Over the course of the past six months, the governments of Burkina Faso and Mali have ejected French troops. They have argued that the 2013 French intervention, purportedly against al-Qaeda, in fact intensified the instability in the region and that France actually consorted with secessionist groups against the national states. A growing feeling of anti-French and anti-Western sentiment runs from these countries in Africa’s Sahel northwards to Algeria and Morocco, where President Macron has been heckled during recent visits. Confidence is growing in the northern Africa region, where people are now quite clear that the French interventions are not for the sake of the African people but are for the narrow interests of France. For instance, the French continue to garrison the town of Arlit, Niger, not for reasons of Mission civilisatrice, but to power the French nuclear reactors; a third of all lightbulbs in France are powered by the uranium from Arlit. There is a general swell of anti-French feeling in the country’s former colonies, now inflamed by the murder of a boy of Tunisian and Algerian heritage.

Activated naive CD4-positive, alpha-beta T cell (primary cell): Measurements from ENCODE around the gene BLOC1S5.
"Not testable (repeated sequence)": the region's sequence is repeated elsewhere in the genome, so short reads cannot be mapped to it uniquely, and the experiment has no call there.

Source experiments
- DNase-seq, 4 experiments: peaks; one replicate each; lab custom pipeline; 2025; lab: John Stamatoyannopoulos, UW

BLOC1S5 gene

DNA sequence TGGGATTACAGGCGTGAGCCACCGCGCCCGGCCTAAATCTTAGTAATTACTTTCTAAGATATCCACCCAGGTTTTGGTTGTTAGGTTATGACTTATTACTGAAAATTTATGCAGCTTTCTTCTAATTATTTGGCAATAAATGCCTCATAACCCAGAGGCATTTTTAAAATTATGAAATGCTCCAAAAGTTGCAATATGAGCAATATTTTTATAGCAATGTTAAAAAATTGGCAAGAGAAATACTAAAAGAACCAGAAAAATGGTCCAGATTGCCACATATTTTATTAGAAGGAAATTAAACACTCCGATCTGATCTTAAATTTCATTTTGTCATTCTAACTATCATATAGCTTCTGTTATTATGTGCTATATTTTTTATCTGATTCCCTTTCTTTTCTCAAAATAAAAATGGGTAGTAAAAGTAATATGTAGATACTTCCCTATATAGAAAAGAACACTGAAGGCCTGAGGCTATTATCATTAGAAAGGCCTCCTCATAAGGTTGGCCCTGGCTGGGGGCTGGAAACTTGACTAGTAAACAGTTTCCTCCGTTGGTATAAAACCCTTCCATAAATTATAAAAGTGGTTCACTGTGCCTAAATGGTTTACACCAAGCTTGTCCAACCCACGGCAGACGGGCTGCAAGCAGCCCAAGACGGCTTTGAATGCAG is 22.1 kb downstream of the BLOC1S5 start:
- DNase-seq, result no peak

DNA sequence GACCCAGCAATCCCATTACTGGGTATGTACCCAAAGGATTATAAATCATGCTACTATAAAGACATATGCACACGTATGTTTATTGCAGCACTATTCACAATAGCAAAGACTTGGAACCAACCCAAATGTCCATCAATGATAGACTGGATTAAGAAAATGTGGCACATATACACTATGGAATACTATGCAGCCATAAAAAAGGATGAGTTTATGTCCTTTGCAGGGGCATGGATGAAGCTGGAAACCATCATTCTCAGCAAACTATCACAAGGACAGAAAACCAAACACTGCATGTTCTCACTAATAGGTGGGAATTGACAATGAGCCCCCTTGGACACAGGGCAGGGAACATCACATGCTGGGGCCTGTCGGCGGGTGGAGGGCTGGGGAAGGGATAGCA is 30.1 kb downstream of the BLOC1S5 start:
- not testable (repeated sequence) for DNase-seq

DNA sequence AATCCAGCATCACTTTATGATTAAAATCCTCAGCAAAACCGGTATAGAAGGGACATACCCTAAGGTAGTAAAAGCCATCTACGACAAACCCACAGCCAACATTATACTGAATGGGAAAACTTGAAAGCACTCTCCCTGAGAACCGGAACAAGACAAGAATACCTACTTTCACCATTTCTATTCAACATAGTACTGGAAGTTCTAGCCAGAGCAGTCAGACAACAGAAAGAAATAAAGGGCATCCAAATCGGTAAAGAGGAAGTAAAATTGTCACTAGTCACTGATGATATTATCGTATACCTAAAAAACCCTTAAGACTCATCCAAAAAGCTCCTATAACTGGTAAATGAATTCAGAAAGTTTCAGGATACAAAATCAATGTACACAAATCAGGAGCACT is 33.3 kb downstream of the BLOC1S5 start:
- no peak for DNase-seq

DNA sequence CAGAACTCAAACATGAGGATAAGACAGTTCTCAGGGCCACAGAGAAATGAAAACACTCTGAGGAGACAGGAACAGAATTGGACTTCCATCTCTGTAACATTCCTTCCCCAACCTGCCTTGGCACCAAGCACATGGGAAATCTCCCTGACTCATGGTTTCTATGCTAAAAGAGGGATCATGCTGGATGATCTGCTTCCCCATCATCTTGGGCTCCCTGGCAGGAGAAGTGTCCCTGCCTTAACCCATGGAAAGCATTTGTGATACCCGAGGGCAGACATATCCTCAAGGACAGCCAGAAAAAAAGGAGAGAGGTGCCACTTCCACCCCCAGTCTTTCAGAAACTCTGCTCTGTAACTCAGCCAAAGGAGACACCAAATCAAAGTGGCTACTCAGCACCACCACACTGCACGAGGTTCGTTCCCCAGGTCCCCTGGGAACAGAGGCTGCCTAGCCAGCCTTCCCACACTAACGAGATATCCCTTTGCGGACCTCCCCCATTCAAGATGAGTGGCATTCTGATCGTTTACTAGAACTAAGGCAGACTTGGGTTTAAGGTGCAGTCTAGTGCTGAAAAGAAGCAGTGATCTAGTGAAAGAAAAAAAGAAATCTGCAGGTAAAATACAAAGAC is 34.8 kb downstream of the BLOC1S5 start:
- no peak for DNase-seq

Debt and the French Burden
Just a few days before the murder of Nahel M, President Macron hosted the Paris Summit for a New Global Financial Pact. The idea for this summit originated with Barbados’s Prime Minister Mia Mottley, who suggested that countries that were especially climate-vulnerable—mainly low-lying island states—needed to get
easier access to financing to offset the dangers of rising sea waters. Mottley had argued that the cost of mitigation—building sea walls—and the costs of disasters as well as the high cost of borrowing for green energy, made it impossible for countries such as Barbados to protect themselves or to undertake the kind of transition necessary as climate disasters increased. “What is required of us,” Mottley said, “is absolute transformation, and not reform, of our institutions.”